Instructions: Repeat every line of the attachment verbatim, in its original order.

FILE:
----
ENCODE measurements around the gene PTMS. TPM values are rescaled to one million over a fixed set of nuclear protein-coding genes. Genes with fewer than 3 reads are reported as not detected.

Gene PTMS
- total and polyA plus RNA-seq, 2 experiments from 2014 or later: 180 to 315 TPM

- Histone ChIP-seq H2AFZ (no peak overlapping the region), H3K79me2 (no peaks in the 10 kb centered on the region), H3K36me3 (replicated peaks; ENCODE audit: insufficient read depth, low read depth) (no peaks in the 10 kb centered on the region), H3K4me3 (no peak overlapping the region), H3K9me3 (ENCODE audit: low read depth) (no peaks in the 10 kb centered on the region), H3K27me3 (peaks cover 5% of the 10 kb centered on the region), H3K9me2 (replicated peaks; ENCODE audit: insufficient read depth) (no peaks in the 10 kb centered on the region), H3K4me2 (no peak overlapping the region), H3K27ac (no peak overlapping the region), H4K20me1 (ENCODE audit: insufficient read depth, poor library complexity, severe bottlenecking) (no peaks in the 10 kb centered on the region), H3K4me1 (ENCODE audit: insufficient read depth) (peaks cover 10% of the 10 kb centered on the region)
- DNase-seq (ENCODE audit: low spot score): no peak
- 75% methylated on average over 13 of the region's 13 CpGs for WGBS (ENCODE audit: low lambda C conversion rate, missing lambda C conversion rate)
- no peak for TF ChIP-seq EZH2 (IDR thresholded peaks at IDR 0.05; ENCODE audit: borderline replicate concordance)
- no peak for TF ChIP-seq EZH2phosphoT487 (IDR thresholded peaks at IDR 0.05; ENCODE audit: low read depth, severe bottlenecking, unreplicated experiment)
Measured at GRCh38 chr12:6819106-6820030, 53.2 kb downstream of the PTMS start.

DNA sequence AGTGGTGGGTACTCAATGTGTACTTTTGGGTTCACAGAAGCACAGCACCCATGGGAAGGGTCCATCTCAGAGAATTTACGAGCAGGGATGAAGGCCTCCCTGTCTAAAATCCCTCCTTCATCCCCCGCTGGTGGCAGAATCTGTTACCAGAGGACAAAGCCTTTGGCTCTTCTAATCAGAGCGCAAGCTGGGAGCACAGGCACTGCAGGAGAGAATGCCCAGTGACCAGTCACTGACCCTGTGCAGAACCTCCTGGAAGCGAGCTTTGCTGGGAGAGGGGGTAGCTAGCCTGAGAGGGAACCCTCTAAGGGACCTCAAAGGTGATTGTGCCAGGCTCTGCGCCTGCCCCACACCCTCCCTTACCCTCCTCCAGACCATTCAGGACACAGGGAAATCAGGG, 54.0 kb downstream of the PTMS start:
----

ENCODE measurements around the gene PTMS. TPM values are rescaled to one million over a fixed set of nuclear protein-coding genes. Genes with fewer than 3 reads are reported as not detected.

Gene PTMS
- total and polyA plus RNA-seq, 2 experiments from 2014 or later: 180 to 315 TPM

- Histone ChIP-seq H2AFZ (no peak overlapping the region), H3K79me2 (no peaks in the 10 kb centered on the region), H3K36me3 (replicated peaks; ENCODE audit: insufficient read depth, low read depth) (no peaks in the 10 kb centered on the region), H3K4me3 (no peak overlapping the region), H3K9me3 (ENCODE audit: low read depth) (no peaks in the 10 kb centered on the region), H3K27me3 (peaks cover 5% of the 10 kb centered on the region), H3K9me2 (replicated peaks; ENCODE audit: insufficient read depth) (no peaks in the 10 kb centered on the region), H3K4me2 (no peak overlapping the region), H3K27ac (no peak overlapping the region), H4K20me1 (ENCODE audit: insufficient read depth, poor library complexity, severe bottlenecking) (no peaks in the 10 kb centered on the region), H3K4me1 (ENCODE audit: insufficient read depth) (peaks cover 10% of the 10 kb centered on the region)
- DNase-seq (ENCODE audit: low spot score): no peak
- 75% methylated on average over 13 of the region's 13 CpGs for WGBS (ENCODE audit: low lambda C conversion rate, missing lambda C conversion rate)
- no peak for TF ChIP-seq EZH2 (IDR thresholded peaks at IDR 0.05; ENCODE audit: borderline replicate concordance)
- no peak for TF ChIP-seq EZH2phosphoT487 (IDR thresholded peaks at IDR 0.05; ENCODE audit: low read depth, severe bottlenecking, unreplicated experiment)
Measured at GRCh38 chr12:6819106-6820030, 53.2 kb downstream of the PTMS start.

DNA sequence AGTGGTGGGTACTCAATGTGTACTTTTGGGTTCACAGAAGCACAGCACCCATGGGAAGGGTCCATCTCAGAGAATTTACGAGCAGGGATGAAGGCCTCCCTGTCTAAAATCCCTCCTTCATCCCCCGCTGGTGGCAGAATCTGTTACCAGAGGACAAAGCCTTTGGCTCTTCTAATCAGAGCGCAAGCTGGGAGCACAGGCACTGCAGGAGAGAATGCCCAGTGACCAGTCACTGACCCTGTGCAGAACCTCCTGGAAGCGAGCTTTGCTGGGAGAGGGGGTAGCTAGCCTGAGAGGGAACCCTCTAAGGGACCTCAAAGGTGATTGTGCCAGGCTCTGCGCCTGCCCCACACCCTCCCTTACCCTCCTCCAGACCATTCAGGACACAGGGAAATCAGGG, 54.0 kb downstream of the PTMS start: